Growing up I was totally one of those kids that read early, talked early, all that jazz — but hated math. I can't even pretend that I just strongly disliked it, as my feelings were those of straight-up loathing. If I have to place the beginning of this hate-hate relationship, I can safely say it started when I got my first B in sixth grade in algebra.
This is Offbeat Families's archive of teens posts.
My thoughts about parenting have generally existed in a continuum that ranges from, "I definitely don't want kids" to "Kids seem like this fantasy thing" all the way to "If I have kids, I'll do this …" But no where in those ricocheting and often short-lived conceptions of potential parenting has there ever been a moment where I've thought, "Yes, I'll have kids." Mostly, I've been wading about in the gray for a long time. And for the most part, the question-and-answer game of my parenting or non-parenting future exists in a way that is anxious, but non-pressing. And a great deal of it, I now realize, stems from my most well-known observations of parenting, a lifetime spent watching my own amazing, instinctive, and infinitely nurturing mother raise her two children, and then watching her lose and grieve one.
The above photo made me smile every single time I saw it, so that's what's kicking off this week's Mama Montage. I don't know what exactly is going on there, but it looks like it's awesome — or at least bearable. Siblings = hilarious.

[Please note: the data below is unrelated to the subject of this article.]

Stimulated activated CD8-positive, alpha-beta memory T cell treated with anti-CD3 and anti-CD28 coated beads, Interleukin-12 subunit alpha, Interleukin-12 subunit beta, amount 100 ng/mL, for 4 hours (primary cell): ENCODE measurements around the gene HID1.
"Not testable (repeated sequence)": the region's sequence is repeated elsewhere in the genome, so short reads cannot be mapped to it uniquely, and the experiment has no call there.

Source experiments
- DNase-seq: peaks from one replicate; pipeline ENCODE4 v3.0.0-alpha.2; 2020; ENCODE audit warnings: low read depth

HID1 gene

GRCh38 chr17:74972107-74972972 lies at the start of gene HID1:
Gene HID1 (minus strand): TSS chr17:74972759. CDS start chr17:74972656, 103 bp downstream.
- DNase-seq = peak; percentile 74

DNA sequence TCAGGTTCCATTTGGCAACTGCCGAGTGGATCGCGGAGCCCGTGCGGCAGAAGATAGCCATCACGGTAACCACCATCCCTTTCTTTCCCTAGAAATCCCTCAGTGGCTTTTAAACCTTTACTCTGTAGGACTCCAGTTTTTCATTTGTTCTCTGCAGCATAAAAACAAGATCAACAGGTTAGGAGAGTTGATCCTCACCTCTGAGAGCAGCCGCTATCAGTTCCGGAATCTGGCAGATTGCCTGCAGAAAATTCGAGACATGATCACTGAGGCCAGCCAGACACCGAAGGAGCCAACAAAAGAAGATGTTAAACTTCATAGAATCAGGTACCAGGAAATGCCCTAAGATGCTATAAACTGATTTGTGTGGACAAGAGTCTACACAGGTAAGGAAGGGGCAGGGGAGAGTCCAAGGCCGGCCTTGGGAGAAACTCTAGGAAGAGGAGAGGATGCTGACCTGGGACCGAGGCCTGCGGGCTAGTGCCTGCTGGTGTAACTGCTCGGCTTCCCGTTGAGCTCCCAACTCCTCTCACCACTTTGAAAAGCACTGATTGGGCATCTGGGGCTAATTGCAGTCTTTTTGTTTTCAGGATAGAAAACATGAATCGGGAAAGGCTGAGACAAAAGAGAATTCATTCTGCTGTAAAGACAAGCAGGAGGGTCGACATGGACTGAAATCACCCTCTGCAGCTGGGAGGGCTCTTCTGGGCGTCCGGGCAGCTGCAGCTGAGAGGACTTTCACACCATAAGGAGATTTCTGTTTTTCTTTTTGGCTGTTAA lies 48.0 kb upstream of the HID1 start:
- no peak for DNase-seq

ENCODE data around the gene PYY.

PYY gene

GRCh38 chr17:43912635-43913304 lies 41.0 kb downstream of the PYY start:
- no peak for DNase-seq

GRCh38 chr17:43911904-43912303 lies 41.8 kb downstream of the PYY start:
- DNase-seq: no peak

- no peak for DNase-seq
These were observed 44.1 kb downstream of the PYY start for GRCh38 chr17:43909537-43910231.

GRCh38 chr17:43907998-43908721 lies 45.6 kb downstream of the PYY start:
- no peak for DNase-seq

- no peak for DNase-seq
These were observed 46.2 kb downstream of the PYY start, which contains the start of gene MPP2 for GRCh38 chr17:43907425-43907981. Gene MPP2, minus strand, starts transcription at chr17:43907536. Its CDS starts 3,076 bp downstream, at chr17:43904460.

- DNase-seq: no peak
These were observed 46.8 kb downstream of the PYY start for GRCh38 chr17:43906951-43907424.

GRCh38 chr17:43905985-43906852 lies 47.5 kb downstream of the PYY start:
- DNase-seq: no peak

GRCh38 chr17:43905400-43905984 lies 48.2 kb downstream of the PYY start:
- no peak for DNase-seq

Honesty is the best policy. I truly believe that. I am like Honest Abe Lincoln who, when confronted about chopping down the cherry tree, shouted "Give me liberty or give me death and I'm really sorry about the tree but Babe the Blue Ox told me to do it!" Growing up, I may have kept things from my mother but I only really lied to her once.
The broadcasting team at Liberty Middle School in Madison, Alabama, is currently rocking my world. They put together this incredibly simple, yet incredibly powerful video called "I'm Human." The video features students standing against a wall, each holding up a sign that tells you how they're different. One is Christian, one is spoiled. Another is Mexican, and one girl has lost a friend — all of this in the first forty-eight seconds.
Yesterday NPR published a new piece called Why A Teen Who Talks Back May Have A Bright Future.
Whilst I'm still learning how best to manage behaviour, and the results of my efforts are often far from perfect, I'm beginning to realise just how much I rely on some of the strategies taught at university or learnt from other teachers. Even when these strategies utterly fail me, at least I feel that I've done right by my students and maybe, just maybe, they'll thank me for it when they calm down.